In 2023’s first virtual conference of the Sociedad Argentina de Investigación en Neurociencia, 2022 Ben Barres Spotlight Award winner María Cecilia Martínez will discuss her ongoing research in the area of freely moving electrophysiology to study striatal activity in a rewarded task.
The talk will be followed by a Q&A session, chaired by eLife Senior Editor Kate Wassum, dedicated to answering your questions about publishing with eLife.
*UPDATED TIME* Join Friday, March 31, at 8pm CEST | 7pm BST | 3pm ART | 2pm EDT | 11am PDT
The session is hosted by the Sociedad Argentina de Investigación en Neurociencia (SAN); it will last approx. 80 mins and be run on Zoom.
María Cecilia Martínez
Universidad de Buenos Aires, Argentina
María Cecilia Martínez is an Argentinian neuroscientist interested in the mechanisms involved in learning in rodents. She’s a member of the Sociedad Argentina de Investigación en Neurociencias and a researcher at the Universidad de Buenos Aires (UBA) – National Research Council CONICET (IFIBIO Houssay, UBA-CONICET). Her past works include an eLife article that investigates an important topic related to the initiation signals of action sequences detected in the dorsal striatum, which eLife editors and reviewers deemed would “substantially advance the field”. She was awarded a Ben Barres Spotlight Award in 2022.
eLife Senior Editor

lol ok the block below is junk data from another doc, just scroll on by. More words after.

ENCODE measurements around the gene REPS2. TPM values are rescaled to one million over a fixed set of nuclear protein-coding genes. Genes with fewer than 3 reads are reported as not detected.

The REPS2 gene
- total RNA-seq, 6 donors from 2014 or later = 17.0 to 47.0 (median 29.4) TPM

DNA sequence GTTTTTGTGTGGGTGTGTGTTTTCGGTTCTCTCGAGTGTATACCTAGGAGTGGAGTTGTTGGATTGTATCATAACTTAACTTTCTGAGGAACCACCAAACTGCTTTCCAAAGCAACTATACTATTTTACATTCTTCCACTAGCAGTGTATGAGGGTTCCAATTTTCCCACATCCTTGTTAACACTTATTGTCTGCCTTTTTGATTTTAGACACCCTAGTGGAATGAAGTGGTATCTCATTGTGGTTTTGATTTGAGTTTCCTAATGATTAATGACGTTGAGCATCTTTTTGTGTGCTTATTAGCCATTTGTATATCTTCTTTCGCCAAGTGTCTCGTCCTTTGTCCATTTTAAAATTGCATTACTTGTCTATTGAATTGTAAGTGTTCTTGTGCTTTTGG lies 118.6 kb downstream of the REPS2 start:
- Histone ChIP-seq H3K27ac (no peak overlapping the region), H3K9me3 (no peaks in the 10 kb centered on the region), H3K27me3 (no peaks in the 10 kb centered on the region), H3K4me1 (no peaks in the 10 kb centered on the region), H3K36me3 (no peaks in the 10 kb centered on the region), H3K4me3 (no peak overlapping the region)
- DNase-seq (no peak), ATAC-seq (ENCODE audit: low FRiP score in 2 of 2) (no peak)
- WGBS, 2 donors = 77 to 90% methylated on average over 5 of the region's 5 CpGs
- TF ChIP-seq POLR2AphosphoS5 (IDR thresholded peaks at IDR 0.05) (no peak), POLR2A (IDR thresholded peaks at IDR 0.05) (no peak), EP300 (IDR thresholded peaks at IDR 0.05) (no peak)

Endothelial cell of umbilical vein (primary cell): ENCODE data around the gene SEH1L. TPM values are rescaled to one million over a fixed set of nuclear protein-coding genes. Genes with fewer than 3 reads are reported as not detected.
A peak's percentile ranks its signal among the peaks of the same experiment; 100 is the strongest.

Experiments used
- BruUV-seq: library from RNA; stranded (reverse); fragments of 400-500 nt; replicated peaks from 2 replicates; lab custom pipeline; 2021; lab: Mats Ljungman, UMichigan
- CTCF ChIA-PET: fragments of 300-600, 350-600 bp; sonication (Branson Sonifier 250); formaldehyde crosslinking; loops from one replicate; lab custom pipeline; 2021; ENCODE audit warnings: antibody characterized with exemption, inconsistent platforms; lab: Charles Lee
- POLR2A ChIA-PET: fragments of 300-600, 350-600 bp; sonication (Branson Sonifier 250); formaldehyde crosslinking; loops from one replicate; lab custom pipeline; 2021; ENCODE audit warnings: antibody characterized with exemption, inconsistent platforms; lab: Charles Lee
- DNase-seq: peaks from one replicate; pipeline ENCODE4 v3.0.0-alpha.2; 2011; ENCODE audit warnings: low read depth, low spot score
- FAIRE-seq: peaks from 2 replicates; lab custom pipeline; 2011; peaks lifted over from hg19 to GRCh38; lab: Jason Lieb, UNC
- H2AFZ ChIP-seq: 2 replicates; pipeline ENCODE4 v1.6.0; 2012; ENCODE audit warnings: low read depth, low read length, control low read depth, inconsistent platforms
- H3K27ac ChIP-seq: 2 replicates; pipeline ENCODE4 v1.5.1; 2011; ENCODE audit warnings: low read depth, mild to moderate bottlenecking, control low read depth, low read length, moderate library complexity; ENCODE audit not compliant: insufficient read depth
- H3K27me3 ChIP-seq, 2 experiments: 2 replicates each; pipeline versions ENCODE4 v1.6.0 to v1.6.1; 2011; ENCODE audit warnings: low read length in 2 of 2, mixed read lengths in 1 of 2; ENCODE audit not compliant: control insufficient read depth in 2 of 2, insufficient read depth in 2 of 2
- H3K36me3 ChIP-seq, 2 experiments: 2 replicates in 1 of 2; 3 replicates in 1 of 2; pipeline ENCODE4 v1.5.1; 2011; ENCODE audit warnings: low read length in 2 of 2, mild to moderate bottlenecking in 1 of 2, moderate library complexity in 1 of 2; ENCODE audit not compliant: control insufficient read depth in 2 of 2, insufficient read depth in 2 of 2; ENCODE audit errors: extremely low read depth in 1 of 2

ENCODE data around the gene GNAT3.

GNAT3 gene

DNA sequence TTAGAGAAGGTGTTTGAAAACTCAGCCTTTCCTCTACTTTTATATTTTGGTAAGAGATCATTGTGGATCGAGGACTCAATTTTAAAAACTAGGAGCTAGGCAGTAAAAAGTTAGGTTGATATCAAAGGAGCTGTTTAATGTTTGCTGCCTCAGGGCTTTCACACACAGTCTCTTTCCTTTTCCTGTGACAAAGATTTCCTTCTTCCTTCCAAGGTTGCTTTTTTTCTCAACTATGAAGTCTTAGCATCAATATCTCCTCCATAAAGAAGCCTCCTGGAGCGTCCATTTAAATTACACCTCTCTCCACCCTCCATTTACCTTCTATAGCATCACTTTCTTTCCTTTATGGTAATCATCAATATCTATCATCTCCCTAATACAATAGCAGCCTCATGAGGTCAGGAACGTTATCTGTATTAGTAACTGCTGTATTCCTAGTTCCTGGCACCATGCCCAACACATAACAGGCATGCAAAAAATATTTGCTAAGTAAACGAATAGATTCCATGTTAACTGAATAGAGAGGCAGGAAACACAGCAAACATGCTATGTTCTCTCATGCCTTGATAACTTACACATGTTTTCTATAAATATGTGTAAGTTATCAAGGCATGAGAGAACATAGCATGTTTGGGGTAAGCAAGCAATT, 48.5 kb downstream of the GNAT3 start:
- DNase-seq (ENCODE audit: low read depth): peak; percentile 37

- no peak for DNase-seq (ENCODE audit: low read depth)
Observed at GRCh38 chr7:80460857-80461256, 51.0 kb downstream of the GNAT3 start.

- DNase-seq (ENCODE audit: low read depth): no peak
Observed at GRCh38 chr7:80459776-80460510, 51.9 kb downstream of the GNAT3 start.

University of California, Los Angeles (UCLA), United States
Kate Wassum is a Professor of Behavioral Neuroscience in the Psychology Department at UCLA. Her research focuses on the neural signals and circuits underlying appetitive associative learning, motivated behaviour and decision-making, and how dysfunction in these mechanisms can produce the maladaptive behaviour underlying mental illness. Her lab uses a multidisciplinary approach, combining behavioural procedures rooted in the rich traditions of learning theory with advanced systems neuroscience and molecular methods.
The Ben Barres Spotlight Awards are run annually by eLife to provide visibility and funds to researchers from underrepresented groups in biology and medicine or from countries with limited research funding. The awards are named in memory of our late colleague, transgender researcher and fervent advocate for equality in science, Ben Barres. The awards are open to eligible authors of preprints with publicly available reviews as well as authors published in eLife. Reviewers for these awards focus primarily on the catalytic potential of the funds towards overcoming barriers and unlocking new opportunities for the applicants’ research and career.